Current Suspected Overdose Deaths in Delaware for 2017: 225
Rita Landgraf, Secretary
Jill Fredel, Director of Communications
302-255-9047, Pager 302-357-7498
Date: March 26, 2014
DOVER (March 25, 2014) - Delaware's Division of Public Health (DPH) and the Delaware Child Death Near Death Stillborn Commission (CDNDSC) have been selected to receive $30,000 in grant funding through "Merck for Mothers," a program aimed at improving maternal mortality rates. Maternal mortality is the death of a woman due to complications of pregnancy and childbirth. In the United States, approximately 50,000 women suffer severe complications requiring hospitalization during pregnancy or childbirth every year. According to DPH's Office of Vital Statistics, Delaware has between zero and four maternal deaths annually. Funds from this grant will be used to improve Delaware's maternal mortality data analysis abilities, and develop and implement evidence-informed education about maternal mortality issues for health care providers.
Currently, the United States lacks a complete understanding of its maternal mortality rate because of limitations in the data systems used to track and analyze maternal death. "We are proud to work with our partners to address critical gaps in maternal health care to help ensure women have safe and healthy pregnancies and childbirth," said Dr. Karyl Rattay, DPH director. "This important project is a natural extension of our 'Delaware Thrives' infant mortality reduction work."
"Merck for Mothers" is an initiative designed to create a world where no woman dies giving life. The focus is to help states provide access to quality care before and during pregnancy, childbirth and afterward; raise public awareness of the importance of pre- and postnatal care; and to back advocacy efforts to raise the visibility of the issue of maternal mortality in local communities. Along with the Association of Maternal & Child Health Programs (AMCHP), Merck is providing support to health leaders in Delaware, Colorado, Georgia, New York, North Carolina, and Ohio - teaming states that have fledgling maternal mortality programs with states where programs are already established.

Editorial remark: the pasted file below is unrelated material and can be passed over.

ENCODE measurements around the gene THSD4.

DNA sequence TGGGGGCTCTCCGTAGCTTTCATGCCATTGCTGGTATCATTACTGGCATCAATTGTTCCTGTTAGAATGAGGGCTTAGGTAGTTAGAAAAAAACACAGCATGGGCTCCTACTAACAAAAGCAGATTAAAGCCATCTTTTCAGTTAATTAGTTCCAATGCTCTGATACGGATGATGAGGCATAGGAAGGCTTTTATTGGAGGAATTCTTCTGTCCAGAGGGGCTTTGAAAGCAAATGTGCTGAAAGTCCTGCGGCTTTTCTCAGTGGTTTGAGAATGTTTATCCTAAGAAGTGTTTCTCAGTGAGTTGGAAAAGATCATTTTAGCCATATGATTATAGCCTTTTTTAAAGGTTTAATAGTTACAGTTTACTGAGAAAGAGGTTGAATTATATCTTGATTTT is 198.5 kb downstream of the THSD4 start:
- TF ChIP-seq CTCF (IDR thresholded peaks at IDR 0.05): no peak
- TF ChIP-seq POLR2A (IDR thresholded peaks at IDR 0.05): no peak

DPH, the Delaware Healthy Mother and Infant Consortium (DHMIC) and its partners have had great success in lowering Delaware's infant mortality rates by almost 14 percent over the last decade through programs aimed at reducing premature births and instances of Sudden Infant Death Syndrome, including the "Long Live Dreams" program that promotes safe sleeping practices for infants. Delaware recently received the national Virginia Apgar Award, which was given through the March of Dimes in recognition of states that lowered their preterm birth rates 8 percent between 2009 and 2014. In addition to continuing to reduce infant mortality numbers, programs like "Merck for Mothers" will help provide a broader understanding of maternal mortality issues and the risks associated with pregnancy and childbirth.
In the United States, the maternal mortality rate doubled between 1995 and 2008, despite improvements in maternal mortality rates globally. The CDNDSC is the lead organization in Delaware for child death reviews and fetal and infant mortality reviews, and therefore has primary responsibility for the Delaware Maternal Mortality Review (MMR) program. The goal of Delaware's MMR is to conduct in-depth, multi-disciplinary reviews of pregnancy-related deaths, and some pregnancy-associated deaths in an effort to describe and track factors associated with maternal deaths in Delaware; identify system-wide issues that may have contributed to the deaths; develop and disseminate recommendations for change; and assist in the implementation of action steps that will improve the health of mothers in Delaware.
DPH, a division of DHSS, urges Delawareans to make healthier choices with the 5-2-1 Almost None campaign: eating at least five servings of fruit or vegetables a day, watching no more than two hours of recreational screen time daily, getting one hour of physical activity each day, and drinking almost no sugar-sweetened drinks.
Delaware Health and Social Services is committed to improving the quality of the lives of Delaware's citizens by promoting health and well-being, fostering self-sufficiency, and protecting vulnerable populations.